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Introduction to the US Census Budget

Introduction to the US Census Budget

This is the second blog post in an in-depth series exploring the history and future of the U.S. Census. Explore our first post introducing readers to the history of the census and its importance.

Few people doubt the importance of having an accurate census count every 10 years, and many would not hesitate in advocating for procedures to be put in place to ensure each census performs with a greater deal of accuracy. However, despite popular consensus valuing accuracy, people often forget to realize the tradeoffs that need to be considered when budgeting for the census. In the next three blog posts about the census budget, we will first explore introductory census budget information, discuss the challenges facing the 2020 Census, and examine some of the innovative ideas the Census Bureau is implementing this cycle.

The Census Budget

The Census Bureau’s budget operates significantly different from most government agencies. This is largely because of its cyclical nature, whereas most agencies operate on a mostly consistent annual budget. The Census Bureau does the majority of its spending every 10 years during the actual implementation of the Decennial Census, with the annual budget dropping sharply afterwards and then slowly creeping back up.  The Decennial Census is the largest peacetime mobilization and federal employment spike that the nation sees. 

 

Complete national censuses are extremely expensive to administer, and the primary function of the Census Bureau is to carry out the official census every 10 years. As will be discussed in future posts, the census counts affect representation in the House of Representatives and is used as a guide to distribute funding and other resources. Although the Census Bureau conducts a host of other surveys and population counts, none are as extensive as the Decennial Census which cannot be watered down because it is constitutionally required.

Because of the constitutional requirement for the census, Congress has less influence than usual in determining the budget for it. This is not to say that Congress is without influence though, as they certainly set the course, especially in regards to the upcoming 2020 Census.

How Expensive Have Past Censuses Been?

The census has historically always been a costly endeavor for the United States; however the cost of executing it has been increasing at a significant rate over the last 50 years. For example, adjusting census costs to 2020 dollars, the 1970 Census cost a total of $1.1 billion to carry out, the following census in 1980 cost a total of $3 billion. In 1990 and 2000 the cost went up to $4.7 billion and $9.4 billion respectively. The dramatic increase in cost is not just attributed to growing population, as the cost per household has been increasing at a similar rate.

Source: The Census Bureau

The 2010 Census

The 2010 Census’ budget increased even more, costing a total of $13 billion, which was the most expensive census ever in real dollars, both in terms of total cost and the cost per household, which was nearly $100. The GAO High Risk report suggests that the cost per household increases has been caused by a decline in census participation by mail, requiring more door to door efforts to obtain accurate counts. The preparation and execution of the 2010 Census required an unrivaled 3.8 million hires which significantly contributed to the cost.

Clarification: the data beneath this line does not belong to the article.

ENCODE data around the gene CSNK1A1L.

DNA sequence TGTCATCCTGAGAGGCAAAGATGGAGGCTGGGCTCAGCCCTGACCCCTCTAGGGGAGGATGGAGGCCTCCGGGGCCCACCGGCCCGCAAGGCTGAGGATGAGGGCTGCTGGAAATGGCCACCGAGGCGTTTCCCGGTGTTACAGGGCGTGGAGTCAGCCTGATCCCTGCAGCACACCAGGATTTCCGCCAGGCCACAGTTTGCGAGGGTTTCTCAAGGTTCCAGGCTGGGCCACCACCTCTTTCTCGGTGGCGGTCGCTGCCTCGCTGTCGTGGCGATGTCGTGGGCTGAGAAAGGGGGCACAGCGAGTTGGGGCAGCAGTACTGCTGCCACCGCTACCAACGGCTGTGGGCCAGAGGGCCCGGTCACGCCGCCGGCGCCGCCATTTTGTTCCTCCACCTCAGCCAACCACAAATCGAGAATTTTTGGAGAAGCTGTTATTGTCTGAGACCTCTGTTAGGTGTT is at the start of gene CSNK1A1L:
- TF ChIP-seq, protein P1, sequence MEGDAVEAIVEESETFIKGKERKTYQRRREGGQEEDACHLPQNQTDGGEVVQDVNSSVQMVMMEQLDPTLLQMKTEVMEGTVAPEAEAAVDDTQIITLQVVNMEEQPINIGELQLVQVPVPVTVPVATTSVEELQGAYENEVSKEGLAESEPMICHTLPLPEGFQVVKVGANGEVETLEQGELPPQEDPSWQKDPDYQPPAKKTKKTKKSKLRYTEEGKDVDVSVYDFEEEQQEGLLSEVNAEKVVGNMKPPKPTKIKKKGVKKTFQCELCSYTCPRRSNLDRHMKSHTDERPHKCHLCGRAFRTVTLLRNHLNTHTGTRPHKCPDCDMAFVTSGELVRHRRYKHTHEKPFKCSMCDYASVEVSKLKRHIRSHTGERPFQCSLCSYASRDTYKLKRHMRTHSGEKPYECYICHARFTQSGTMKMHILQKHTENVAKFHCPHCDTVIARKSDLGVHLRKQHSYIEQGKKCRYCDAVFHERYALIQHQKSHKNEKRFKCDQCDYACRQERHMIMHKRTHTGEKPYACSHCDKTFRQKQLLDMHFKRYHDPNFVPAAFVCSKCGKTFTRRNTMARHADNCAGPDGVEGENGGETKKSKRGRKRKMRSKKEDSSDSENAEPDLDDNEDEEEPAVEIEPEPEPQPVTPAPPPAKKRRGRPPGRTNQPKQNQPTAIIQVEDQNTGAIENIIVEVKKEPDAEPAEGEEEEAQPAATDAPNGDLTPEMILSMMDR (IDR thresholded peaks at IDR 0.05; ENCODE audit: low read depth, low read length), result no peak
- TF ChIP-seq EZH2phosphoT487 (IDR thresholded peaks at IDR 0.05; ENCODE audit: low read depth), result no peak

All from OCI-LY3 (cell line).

The 2010 Census ended up costing so much that the oversight committee suggested that the fundamental design is no longer capable of delivering a cost-effective headcount given the nation’s diverse trends. This leaves future censuses in a tough situation as they will be forced to adapt the design in order to provide a financially sustainable model that can still produce accurate results.

What are the Cost Estimates for the 2020 Census?

In 2011 the National Research Council examined the tremendous cost of the 2010 Census and gave a recommendation that the 2020 Census should be carried out at a lower cost per household than in 2010. The resulting book, Envisioning the 2020 Census, is a wealth of information for further study of history, budgeting, and statistical developments. They claimed this was a reasonable request due to improving methods of data collection including increased reliance on the internet. A few years later Congress noted that the 2010 Census was so expensive that they decided to set a mandate for the bureau stating that the 2020 Census is not to exceed the cost of 2010. This was the first time a mandate of this kind was set, and created a target budget for 2020 of under $12.5 billion in spending.

Despite the Census Bureau stating they will be able to achieve cost goals, staying below the cost of the 2010 Census both in total cost and cost per household, some people are skeptical. Recently, former Census Bureau director John Thompson raised uncertainty on meeting the estimates, noting that the new Census Enterprise Data Collection and Processing program (CEDCaP) has overrun its cost estimates by over $400 million so far.  Additionally, the GAO’s placement of the 2020 Census on its high risk report indicates a serious concern that the project runs a significant risk of overspending.  The 2020 Census faces many challenges in sticking to the appropriations it received from Congress.  Our next post discusses those in more detail before exploring some potential solutions.

Census 2020 Blog Posts

  1. What is the Census?
  2. U.S. Census Budget Introduction
  3. 2020 Census Budget Challenges
  4. 2020 Cost-Saving Innovations
  5. How Does the Census Use Local Administrative Data?